by Brad Nelson
I saw a minivan on the highway this morning with two “Coexist” bumper stickers on it — one on the back and one on the Left side. I followed it for a while until I noticed the van veering slightly from side to side in the lane.
Now only was it doing a little weaving, it had also slowed down a bit, a telltale sign of a driver on his cell phone or engaged in texting. Sure enough, as I passed the van, I saw some lady jabbering away on her phone. And I thought to myself, Maybe she ought to first try coexisting with traffic before she deigns to tell all religious people how to act.
While making a delivery downtown today, I noticed a set of five quite colorful mural panels that had been erected at the end of one of the bridges. Although there are “for rent” signs all over town, somehow the city government finds money enough for all this artsy-fartsy multi-culti stuff. They’ve been plastering this kind of stuff all over town for the last couple of years.
And then it occurred to me that, even if one doesn’t agree with it, there is an appealing vision to the Left. And you see it very often expressed in art. It’s colorful, Utopian, with promises of everyone just getting along. Rainbows. Kittens. Everyone has everything they want just by wishing for it.
And it occurred to me that one of the problems with the right is that we lack an artistic imagination. We lack a vision of our country that is beyond mere words and arguments. We might have the best minds on our side (Thomas Sowell) but we too often substitute hifalutin intellectualism for vision.
That vision needn’t be Utopian or naive. That vision could be of the grandness and nobility of the independent and self-made man who doesn’t need the teat of government in his mouth. It could be reminiscent of those old Wild West paintings that showed the independent man (or woman) on the plains seeking his fortune and his own life lived to the full (quite in contrast to, say, the moronic and hedonistic symbol of Miley Cyrus).
On the right, as I’ve observed here at StubbornThings, we seem to be best at pure opinionating. And as we see at NRO’s comment section, it often has devolved to little more than one-liners, cliches, and gainsaying. This has been one of my main complaints regarding NRO itself. There seems to be no leadership or general sense of direction. There’s little soul or spirit — no artistic imagination, if you will.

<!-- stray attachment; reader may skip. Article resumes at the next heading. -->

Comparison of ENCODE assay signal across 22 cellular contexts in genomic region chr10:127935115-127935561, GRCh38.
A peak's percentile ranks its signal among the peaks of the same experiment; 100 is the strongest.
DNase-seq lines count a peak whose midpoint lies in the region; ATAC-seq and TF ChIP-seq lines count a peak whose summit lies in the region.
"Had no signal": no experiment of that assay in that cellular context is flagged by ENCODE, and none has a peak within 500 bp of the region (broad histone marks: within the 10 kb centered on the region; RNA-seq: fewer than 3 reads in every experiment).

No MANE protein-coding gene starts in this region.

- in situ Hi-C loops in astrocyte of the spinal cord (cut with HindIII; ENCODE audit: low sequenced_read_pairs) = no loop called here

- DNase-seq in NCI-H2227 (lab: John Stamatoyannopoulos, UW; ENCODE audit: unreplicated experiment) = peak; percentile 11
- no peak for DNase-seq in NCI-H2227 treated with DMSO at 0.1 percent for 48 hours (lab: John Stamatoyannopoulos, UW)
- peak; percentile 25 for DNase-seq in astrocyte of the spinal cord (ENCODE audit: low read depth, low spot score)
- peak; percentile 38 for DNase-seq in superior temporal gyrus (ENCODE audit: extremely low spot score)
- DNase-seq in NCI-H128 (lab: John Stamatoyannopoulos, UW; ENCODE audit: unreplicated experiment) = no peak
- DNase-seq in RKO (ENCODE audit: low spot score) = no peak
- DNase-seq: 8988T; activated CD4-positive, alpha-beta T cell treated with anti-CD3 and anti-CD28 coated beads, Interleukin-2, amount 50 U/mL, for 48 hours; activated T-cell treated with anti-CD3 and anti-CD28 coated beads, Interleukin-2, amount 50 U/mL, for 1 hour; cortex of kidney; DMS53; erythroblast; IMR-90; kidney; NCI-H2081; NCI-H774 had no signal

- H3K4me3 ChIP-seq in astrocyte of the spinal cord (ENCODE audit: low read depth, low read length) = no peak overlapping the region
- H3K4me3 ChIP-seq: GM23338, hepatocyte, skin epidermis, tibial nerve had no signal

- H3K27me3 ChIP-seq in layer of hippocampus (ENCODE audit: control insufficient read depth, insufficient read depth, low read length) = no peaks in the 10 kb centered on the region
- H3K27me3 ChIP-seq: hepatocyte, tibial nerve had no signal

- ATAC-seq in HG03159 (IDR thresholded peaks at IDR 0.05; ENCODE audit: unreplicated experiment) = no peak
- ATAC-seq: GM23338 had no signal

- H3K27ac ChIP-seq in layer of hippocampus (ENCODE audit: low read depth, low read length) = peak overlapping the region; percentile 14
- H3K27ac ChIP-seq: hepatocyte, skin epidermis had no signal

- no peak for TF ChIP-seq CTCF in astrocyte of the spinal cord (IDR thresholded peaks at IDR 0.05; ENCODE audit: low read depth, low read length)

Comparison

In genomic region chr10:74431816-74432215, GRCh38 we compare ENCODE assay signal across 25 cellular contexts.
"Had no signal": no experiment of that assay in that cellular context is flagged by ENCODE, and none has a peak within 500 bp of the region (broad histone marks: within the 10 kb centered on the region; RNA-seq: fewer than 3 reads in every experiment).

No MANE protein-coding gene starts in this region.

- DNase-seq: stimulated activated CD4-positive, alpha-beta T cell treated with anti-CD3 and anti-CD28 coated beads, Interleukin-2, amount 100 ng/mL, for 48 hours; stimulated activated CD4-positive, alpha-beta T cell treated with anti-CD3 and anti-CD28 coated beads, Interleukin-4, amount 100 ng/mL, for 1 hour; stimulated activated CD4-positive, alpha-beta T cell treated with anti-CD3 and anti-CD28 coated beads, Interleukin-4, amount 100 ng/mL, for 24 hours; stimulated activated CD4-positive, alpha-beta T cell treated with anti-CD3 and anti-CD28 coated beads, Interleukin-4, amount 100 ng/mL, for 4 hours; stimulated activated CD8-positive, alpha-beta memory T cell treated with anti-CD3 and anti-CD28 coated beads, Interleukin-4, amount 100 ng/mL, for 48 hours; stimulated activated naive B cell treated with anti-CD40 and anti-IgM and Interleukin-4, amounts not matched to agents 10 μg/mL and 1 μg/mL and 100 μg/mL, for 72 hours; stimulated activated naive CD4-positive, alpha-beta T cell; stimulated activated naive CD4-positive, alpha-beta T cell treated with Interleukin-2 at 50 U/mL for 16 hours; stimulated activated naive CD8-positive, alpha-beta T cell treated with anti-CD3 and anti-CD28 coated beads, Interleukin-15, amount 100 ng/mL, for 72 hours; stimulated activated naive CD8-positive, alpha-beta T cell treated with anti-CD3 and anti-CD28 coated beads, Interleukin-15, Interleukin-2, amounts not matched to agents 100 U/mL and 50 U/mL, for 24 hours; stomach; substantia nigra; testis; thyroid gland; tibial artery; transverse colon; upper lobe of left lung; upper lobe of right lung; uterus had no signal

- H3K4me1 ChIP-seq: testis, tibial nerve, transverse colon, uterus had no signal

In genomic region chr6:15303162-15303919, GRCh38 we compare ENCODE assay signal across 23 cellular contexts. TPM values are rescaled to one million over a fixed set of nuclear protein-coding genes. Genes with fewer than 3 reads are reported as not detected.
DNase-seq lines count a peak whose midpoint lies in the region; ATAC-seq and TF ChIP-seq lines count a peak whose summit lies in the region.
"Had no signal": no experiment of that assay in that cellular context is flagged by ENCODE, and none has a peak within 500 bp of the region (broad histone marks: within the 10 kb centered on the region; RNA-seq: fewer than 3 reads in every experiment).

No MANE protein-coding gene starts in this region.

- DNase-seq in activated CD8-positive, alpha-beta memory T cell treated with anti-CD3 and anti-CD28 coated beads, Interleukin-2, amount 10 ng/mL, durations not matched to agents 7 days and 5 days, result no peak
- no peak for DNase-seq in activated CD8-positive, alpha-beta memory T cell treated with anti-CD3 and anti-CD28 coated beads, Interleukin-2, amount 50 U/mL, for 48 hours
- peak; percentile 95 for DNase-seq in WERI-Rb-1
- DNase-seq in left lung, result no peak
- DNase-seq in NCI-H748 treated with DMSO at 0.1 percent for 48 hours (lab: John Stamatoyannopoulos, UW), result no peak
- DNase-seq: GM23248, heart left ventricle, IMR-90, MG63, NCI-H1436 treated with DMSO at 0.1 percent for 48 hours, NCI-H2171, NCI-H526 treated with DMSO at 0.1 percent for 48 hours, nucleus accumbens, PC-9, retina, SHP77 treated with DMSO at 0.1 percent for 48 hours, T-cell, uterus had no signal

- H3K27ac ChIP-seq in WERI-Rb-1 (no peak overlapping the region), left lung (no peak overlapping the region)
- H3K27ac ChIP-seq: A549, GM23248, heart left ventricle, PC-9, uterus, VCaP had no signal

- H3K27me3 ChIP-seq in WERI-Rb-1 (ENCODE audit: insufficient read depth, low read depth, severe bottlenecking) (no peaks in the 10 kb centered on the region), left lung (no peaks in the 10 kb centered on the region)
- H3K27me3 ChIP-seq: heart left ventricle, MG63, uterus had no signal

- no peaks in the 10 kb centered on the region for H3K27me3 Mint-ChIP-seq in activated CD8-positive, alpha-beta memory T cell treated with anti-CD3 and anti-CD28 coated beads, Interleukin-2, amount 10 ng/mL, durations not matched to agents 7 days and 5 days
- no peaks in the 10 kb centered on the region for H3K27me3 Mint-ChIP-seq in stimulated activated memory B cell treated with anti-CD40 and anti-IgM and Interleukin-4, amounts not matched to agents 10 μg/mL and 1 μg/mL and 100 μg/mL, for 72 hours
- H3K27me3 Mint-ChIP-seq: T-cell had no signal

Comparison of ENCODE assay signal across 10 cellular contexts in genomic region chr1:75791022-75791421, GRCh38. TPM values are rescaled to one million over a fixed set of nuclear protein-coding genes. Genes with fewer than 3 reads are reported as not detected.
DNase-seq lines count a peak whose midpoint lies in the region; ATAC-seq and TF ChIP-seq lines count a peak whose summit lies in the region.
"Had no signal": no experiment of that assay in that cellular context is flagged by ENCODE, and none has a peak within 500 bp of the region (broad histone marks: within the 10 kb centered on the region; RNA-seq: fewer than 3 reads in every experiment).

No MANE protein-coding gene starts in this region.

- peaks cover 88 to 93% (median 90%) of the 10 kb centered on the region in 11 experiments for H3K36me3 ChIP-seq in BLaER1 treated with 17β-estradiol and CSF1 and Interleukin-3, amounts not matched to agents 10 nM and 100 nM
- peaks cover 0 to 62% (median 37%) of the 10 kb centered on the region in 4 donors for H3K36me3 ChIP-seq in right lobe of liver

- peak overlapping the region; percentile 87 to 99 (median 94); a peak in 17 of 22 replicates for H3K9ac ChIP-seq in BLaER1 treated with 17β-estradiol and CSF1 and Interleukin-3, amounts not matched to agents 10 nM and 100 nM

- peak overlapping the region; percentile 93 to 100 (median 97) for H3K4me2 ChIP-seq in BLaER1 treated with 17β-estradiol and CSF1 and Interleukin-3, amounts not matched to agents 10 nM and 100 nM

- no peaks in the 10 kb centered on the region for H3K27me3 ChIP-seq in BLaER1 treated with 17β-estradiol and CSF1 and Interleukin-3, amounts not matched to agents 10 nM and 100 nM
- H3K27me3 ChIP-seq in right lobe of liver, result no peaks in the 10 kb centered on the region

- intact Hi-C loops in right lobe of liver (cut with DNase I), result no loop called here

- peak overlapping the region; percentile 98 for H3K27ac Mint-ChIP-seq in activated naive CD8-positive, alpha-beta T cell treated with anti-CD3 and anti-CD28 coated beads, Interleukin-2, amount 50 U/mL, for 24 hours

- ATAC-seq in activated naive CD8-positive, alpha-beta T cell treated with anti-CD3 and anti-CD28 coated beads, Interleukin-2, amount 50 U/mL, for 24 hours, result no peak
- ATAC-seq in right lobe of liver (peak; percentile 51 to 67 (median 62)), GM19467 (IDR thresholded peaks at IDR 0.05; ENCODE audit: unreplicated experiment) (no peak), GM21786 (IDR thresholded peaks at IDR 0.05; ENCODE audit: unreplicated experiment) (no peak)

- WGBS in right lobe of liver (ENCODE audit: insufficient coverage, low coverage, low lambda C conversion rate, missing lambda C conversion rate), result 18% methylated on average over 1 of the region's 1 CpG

On the right — for surely various reasons — we have lost the ability to articulate our vision of America in terms that inspires the imagination and kindles the soul. Instead, we often simply rely on our own version of the cell phone. We just jabber away, even if the ideas themselves are good and true.
But even aside from the fact that we now live in a very visual society, there has always been the need for a movement to be able to not only express what is about in more than mere words, but to gather support for itself by the same means. In its ruder forms, it can be carefully-crafted propaganda a la the Nazis (or Obama’s Pepsi-like “O”). But even so, that just goes to the point that a movement (good or bad) benefits itself by being able to articulate a fairly specific, grand, and positive vision, whatever the medium.
This is one reason Sarah Palin has the following that she does. The beltway class wishes to dismiss her if only because their stock in trade is certainly not innate charm and charisma, let alone a robust and positive vision of America. So they must try to devalue who she is. As they say, if all you have is a hammer, every problem will look like a nail. And all that the beltway class has is a beltway hammer of supposed intellectual superiority.
On the right, we have a lots of words, often good words, but otherwise we seem bereft of anything that would make people attracted to our cause. That’s one reason I love old movies and love doing movie reviews. In these things (especially in the occasional John Wayne or Jimmy Stewart movie), we see a vision of America that is grand, good, and going places. But what can we point to today which does the same thing? John Boehner? NRO? Paul Ryan?
This was, probably naively, one of my reasons for starting StubbornThings. I wanted people to tap down into their own America Spirit and share something unique, creative, and decidedly American. But that is not easy.
I have been pestering this one lady that I know well on Facebook to write something for the site. She is amongst the brightest and most eloquent people that I know. But she declined. And I sort of understood. I’ve gotten tired of the bickering and arguing over politics as well. But I told her that I didn’t want the same-old same-old. I wanted to articulate a positive vision of America not just hit the idiot “Progressives” over the head. I knew she loved horses and I told her there wasn’t anything more traditionally American than our love for horses, so write about them. Tell us something. Maybe she will.
I will say the same thing to a friend who I know is a very big proponent of the Second Amendment. I’ve heard many intellectual arguments for gun ownership, but none better than when he told me that he recently took a couple British fellows to his gun club. In Britain, you can’t shoot a gun unless you’re practically a member of the royal family. My friend told me that these Brits had smiles on their faces that weren’t likely to ever come off. They loved shooting.
Such a story is the stuff that America is made of and is by far the best way to sell the Second Amendment. I hope he will write about this. I hope others will think outside the box and write something unique and creative regarding themselves and their experiences. We too easily fall into the style of the beltway and we needn’t do so. • (1604 views)